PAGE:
West Germany v France (1982 FIFA World Cup)

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1982 FIFA World Cup
Semi-final
Estadio Ramón Sánchez Pizjuán Preferencia and Gol Norte-2007-04-05.jpg
Event 1982 FIFA World Cup
West Germany won 5–4 on penalties
Date 8 July 1982
Venue Estadio Ramón Sánchez Pizjuán, Seville
Referee Charles Corver (Netherlands)
Attendance 70,000

West Germany vs France was a FIFA World Cup semi-final match that took place in the Estadio Ramón Sánchez Pizjuán stadium in Seville, Spain on 8 July 1982. The match was won by penalty kicks (5-4) by West Germany, who advanced to face Italy in the final. Thanks to its intense, back-and-forth drama, four quality goals in extra time, and an equally dramatic penalty shootout, this game is regarded not only as the best of the 1982 tournament, but one of the best World Cup games of all time.[1] It is considered by French captain Michel Platini to be his "most beautiful game."[2] West Germany's victory was the first time in World Cup finals history that a shootout determined the outcome.

Overview[edit]

With West Germany's captain and European Footballer of the Year Karl-Heinz Rummenigge benched for the start due to a hamstring injury, West Germany was nonetheless the first to score in the 17th minute. With Klaus Fischer charging in to challenge French goalkeeper Jean-Luc Ettori from about 12 yards out, the ball rebounded to Pierre Littbarski, who scored his first-touch shot from 18 yards.

At 27 minutes, Bernd Förster was whistled for holding Dominique Rocheteau and France were awarded a penalty, which was converted by Platini.

Despite several good chances for both sides, including Manuel Amoros hitting the crossbar in stoppage time, the score was level at 1-1 at the end of regulation. The teams then played two 15-minute periods of extra time. In the second minute of the first period, Marius Tresor struck an 11-yard volley off of a deflected free kick from just outside the box to put France ahead 2-1. Rummenigge entered the game shortly after in place of Hans-Peter Briegel, but it was France who struck once again at the 98 minute mark, with Alain Giresse firing a first-touch shot from 18 yards off of Schumacher's right post and into the goal to give France a 3-1 advantage.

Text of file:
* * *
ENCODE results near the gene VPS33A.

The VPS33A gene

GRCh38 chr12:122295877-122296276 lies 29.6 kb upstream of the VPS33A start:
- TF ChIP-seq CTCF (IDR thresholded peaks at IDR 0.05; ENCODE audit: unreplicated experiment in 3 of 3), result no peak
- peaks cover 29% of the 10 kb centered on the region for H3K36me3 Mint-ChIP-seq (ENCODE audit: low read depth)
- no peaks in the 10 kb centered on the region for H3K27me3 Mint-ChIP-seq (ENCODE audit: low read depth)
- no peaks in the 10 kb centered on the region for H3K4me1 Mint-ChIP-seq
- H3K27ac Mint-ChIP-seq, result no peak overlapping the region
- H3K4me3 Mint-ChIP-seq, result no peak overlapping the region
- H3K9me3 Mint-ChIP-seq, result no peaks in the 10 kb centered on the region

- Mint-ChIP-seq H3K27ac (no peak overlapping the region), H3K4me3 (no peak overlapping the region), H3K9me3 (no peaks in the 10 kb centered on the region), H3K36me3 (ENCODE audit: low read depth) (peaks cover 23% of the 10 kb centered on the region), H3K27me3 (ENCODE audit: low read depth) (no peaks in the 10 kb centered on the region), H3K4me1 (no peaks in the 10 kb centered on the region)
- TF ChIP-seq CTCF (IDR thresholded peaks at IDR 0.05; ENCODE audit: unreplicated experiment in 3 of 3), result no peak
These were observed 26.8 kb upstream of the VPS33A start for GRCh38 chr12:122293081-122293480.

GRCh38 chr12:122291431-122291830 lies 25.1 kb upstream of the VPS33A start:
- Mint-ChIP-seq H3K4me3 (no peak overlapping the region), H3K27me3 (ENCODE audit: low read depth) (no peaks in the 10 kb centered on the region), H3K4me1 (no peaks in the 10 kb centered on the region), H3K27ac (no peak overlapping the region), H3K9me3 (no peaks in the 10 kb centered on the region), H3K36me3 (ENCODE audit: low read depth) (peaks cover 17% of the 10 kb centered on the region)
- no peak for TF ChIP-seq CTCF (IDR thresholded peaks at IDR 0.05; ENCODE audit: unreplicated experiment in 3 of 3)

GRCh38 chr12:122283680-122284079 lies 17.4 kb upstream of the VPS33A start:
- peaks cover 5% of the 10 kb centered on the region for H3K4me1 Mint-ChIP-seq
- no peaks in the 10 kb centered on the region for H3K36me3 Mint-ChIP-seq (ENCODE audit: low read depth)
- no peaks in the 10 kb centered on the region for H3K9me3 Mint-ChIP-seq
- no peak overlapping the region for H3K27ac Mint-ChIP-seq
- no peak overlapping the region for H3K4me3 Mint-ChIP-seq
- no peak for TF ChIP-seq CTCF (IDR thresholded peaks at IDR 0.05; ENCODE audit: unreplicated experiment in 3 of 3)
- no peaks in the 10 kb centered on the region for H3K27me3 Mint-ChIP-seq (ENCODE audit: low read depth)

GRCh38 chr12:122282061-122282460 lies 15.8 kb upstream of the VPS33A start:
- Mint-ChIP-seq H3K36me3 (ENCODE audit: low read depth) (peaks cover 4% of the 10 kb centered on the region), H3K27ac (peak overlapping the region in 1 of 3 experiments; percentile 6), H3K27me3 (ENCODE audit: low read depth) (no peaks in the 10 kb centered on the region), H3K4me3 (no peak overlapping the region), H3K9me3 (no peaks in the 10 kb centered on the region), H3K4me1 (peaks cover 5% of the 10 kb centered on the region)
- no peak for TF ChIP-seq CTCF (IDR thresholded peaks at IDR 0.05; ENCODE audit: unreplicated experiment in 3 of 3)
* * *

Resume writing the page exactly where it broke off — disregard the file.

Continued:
Four minutes later West Germany began its comeback, with Rummenigge flicking home an outside-of-the-foot volley from six yards that cut France's lead to 3-2. Three minutes into the second extra time period Fischer scored by a bicycle kick from six yards, and the teams were level once more at 3-3, where the score remained through the end of extra time.

The shootout began with Giresse converting the first kick for France, which was answered by West Germany's Manfred Kaltz. Amoros for France and Paul Breitner for West Germany both converted, but in the third round Uli Stielike's shot was blocked by Ettori, following Rocheteau's successful strike, giving France a 3-2 lead. However, in the fourth round France failed to capitalize when Schumacher was able to block Didier Six's shot and Littbarski scored for West Germany. Platini and Rummenigge both scored in the fifth round and the shootout moved to sudden death. In the sixth round Maxime Bossis's shot was blocked and Horst Hrubesch converted to give West Germany the win.

Controversy[edit]

French player Patrick Battiston's controversial collision on a breakaway with German goalkeeper Harald Schumacher, which knocked Battiston unconscious and forced him from the game with two missing teeth, three cracked ribs, and damaged vertebrae[citation needed] (though no foul was given on the play), added to the tension on the field.[3][dead link][4]

Match Summary[edit]

West Germany
France

References[edit]

  1. ^ Ger, McCarthy. "Memory Lane – West Germany v France at World Cup 82". Backpage Football. Retrieved 17 June 2014. 
  2. ^ Pears, Tim. "My most beautiful game". www.theguardian.com. The Guardian. Retrieved 17 June 2014. 
  3. ^ World Cup History
  4. ^ Russian Roulette in Seville

External links[edit]